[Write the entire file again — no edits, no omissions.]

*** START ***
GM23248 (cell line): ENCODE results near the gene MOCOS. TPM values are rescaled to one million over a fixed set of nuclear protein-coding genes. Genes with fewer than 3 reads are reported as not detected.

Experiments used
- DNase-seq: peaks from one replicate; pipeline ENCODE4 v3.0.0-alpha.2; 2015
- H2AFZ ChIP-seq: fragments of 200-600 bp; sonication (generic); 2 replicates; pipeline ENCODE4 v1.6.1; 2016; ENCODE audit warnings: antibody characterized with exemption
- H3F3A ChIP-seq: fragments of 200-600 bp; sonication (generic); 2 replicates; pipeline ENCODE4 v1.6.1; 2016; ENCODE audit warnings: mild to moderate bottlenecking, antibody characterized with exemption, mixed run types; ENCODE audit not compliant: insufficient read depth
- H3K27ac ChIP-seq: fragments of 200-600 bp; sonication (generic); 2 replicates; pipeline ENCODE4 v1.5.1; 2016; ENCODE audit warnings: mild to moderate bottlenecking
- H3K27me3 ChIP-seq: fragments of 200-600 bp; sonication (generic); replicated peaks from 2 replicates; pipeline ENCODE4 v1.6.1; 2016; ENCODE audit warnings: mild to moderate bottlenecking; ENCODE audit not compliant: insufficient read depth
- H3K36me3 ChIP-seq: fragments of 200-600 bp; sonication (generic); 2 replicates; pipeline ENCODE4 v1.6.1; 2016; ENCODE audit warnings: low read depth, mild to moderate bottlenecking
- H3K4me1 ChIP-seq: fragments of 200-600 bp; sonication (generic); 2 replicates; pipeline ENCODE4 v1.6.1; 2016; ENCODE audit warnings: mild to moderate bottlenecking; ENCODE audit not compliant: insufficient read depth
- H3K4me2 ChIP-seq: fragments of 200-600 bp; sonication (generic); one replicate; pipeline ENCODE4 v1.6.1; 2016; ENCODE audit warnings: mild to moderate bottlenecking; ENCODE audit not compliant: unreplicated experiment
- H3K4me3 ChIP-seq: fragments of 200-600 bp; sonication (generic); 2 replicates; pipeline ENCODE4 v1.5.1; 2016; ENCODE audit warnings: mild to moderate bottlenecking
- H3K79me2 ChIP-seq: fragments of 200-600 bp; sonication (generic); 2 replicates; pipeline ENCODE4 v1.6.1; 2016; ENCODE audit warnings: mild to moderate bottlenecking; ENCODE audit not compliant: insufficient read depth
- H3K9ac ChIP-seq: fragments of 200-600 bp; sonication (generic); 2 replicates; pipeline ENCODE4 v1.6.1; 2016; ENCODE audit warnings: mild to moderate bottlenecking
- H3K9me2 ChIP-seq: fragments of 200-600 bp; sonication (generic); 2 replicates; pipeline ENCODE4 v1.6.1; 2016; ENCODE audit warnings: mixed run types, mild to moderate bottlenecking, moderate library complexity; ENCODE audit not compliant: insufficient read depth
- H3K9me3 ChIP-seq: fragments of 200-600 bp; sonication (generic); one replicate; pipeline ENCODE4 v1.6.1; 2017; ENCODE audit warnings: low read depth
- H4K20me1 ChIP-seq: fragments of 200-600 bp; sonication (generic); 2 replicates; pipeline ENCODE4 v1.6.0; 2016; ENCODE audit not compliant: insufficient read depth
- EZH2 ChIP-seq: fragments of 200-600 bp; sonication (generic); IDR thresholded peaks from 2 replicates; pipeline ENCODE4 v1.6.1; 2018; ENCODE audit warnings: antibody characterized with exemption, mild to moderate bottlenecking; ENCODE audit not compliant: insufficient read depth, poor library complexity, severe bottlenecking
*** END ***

GM23248 (cell line): ENCODE results near the gene MOCOS. TPM values are rescaled to one million over a fixed set of nuclear protein-coding genes. Genes with fewer than 3 reads are reported as not detected.

Experiments used
- DNase-seq: peaks from one replicate; pipeline ENCODE4 v3.0.0-alpha.2; 2015
- H2AFZ ChIP-seq: fragments of 200-600 bp; sonication (generic); 2 replicates; pipeline ENCODE4 v1.6.1; 2016; ENCODE audit warnings: antibody characterized with exemption
- H3F3A ChIP-seq: fragments of 200-600 bp; sonication (generic); 2 replicates; pipeline ENCODE4 v1.6.1; 2016; ENCODE audit warnings: mild to moderate bottlenecking, antibody characterized with exemption, mixed run types; ENCODE audit not compliant: insufficient read depth
- H3K27ac ChIP-seq: fragments of 200-600 bp; sonication (generic); 2 replicates; pipeline ENCODE4 v1.5.1; 2016; ENCODE audit warnings: mild to moderate bottlenecking
- H3K27me3 ChIP-seq: fragments of 200-600 bp; sonication (generic); replicated peaks from 2 replicates; pipeline ENCODE4 v1.6.1; 2016; ENCODE audit warnings: mild to moderate bottlenecking; ENCODE audit not compliant: insufficient read depth
- H3K36me3 ChIP-seq: fragments of 200-600 bp; sonication (generic); 2 replicates; pipeline ENCODE4 v1.6.1; 2016; ENCODE audit warnings: low read depth, mild to moderate bottlenecking
- H3K4me1 ChIP-seq: fragments of 200-600 bp; sonication (generic); 2 replicates; pipeline ENCODE4 v1.6.1; 2016; ENCODE audit warnings: mild to moderate bottlenecking; ENCODE audit not compliant: insufficient read depth
- H3K4me2 ChIP-seq: fragments of 200-600 bp; sonication (generic); one replicate; pipeline ENCODE4 v1.6.1; 2016; ENCODE audit warnings: mild to moderate bottlenecking; ENCODE audit not compliant: unreplicated experiment
- H3K4me3 ChIP-seq: fragments of 200-600 bp; sonication (generic); 2 replicates; pipeline ENCODE4 v1.5.1; 2016; ENCODE audit warnings: mild to moderate bottlenecking
- H3K79me2 ChIP-seq: fragments of 200-600 bp; sonication (generic); 2 replicates; pipeline ENCODE4 v1.6.1; 2016; ENCODE audit warnings: mild to moderate bottlenecking; ENCODE audit not compliant: insufficient read depth
- H3K9ac ChIP-seq: fragments of 200-600 bp; sonication (generic); 2 replicates; pipeline ENCODE4 v1.6.1; 2016; ENCODE audit warnings: mild to moderate bottlenecking
- H3K9me2 ChIP-seq: fragments of 200-600 bp; sonication (generic); 2 replicates; pipeline ENCODE4 v1.6.1; 2016; ENCODE audit warnings: mixed run types, mild to moderate bottlenecking, moderate library complexity; ENCODE audit not compliant: insufficient read depth
- H3K9me3 ChIP-seq: fragments of 200-600 bp; sonication (generic); one replicate; pipeline ENCODE4 v1.6.1; 2017; ENCODE audit warnings: low read depth
- H4K20me1 ChIP-seq: fragments of 200-600 bp; sonication (generic); 2 replicates; pipeline ENCODE4 v1.6.0; 2016; ENCODE audit not compliant: insufficient read depth
- EZH2 ChIP-seq: fragments of 200-600 bp; sonication (generic); IDR thresholded peaks from 2 replicates; pipeline ENCODE4 v1.6.1; 2018; ENCODE audit warnings: antibody characterized with exemption, mild to moderate bottlenecking; ENCODE audit not compliant: insufficient read depth, poor library complexity, severe bottlenecking